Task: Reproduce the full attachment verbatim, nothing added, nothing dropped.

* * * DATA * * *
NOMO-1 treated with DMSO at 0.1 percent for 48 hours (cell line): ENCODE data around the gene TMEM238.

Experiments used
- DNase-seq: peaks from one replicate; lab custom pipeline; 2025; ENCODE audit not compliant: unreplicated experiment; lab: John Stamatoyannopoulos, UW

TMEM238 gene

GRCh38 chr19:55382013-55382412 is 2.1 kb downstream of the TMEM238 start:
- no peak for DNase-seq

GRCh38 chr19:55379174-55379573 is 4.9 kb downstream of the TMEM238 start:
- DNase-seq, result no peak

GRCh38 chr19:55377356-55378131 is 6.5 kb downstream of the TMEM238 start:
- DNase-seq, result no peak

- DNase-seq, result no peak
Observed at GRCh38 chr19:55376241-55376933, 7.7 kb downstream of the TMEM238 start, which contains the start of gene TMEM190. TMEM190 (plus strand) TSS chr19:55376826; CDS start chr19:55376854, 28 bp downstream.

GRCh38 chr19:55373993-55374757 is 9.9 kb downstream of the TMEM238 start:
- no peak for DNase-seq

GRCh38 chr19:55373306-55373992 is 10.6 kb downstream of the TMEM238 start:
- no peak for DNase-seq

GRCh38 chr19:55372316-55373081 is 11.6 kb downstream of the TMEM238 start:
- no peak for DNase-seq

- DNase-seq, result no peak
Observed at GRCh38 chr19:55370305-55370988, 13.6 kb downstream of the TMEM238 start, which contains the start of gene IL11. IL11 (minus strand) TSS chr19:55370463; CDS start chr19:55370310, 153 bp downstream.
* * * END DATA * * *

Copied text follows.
NOMO-1 treated with DMSO at 0.1 percent for 48 hours (cell line): ENCODE data around the gene TMEM238.

Experiments used
- DNase-seq: peaks from one replicate; lab custom pipeline; 2025; ENCODE audit not compliant: unreplicated experiment; lab: John Stamatoyannopoulos, UW

TMEM238 gene

GRCh38 chr19:55382013-55382412 is 2.1 kb downstream of the TMEM238 start:
- no peak for DNase-seq

GRCh38 chr19:55379174-55379573 is 4.9 kb downstream of the TMEM238 start:
- DNase-seq, result no peak

GRCh38 chr19:55377356-55378131 is 6.5 kb downstream of the TMEM238 start:
- DNase-seq, result no peak

- DNase-seq, result no peak
Observed at GRCh38 chr19:55376241-55376933, 7.7 kb downstream of the TMEM238 start, which contains the start of gene TMEM190. TMEM190 (plus strand) TSS chr19:55376826; CDS start chr19:55376854, 28 bp downstream.

GRCh38 chr19:55373993-55374757 is 9.9 kb downstream of the TMEM238 start:
- no peak for DNase-seq

GRCh38 chr19:55373306-55373992 is 10.6 kb downstream of the TMEM238 start:
- no peak for DNase-seq

GRCh38 chr19:55372316-55373081 is 11.6 kb downstream of the TMEM238 start:
- no peak for DNase-seq

- DNase-seq, result no peak
Observed at GRCh38 chr19:55370305-55370988, 13.6 kb downstream of the TMEM238 start, which contains the start of gene IL11. IL11 (minus strand) TSS chr19:55370463; CDS start chr19:55370310, 153 bp downstream.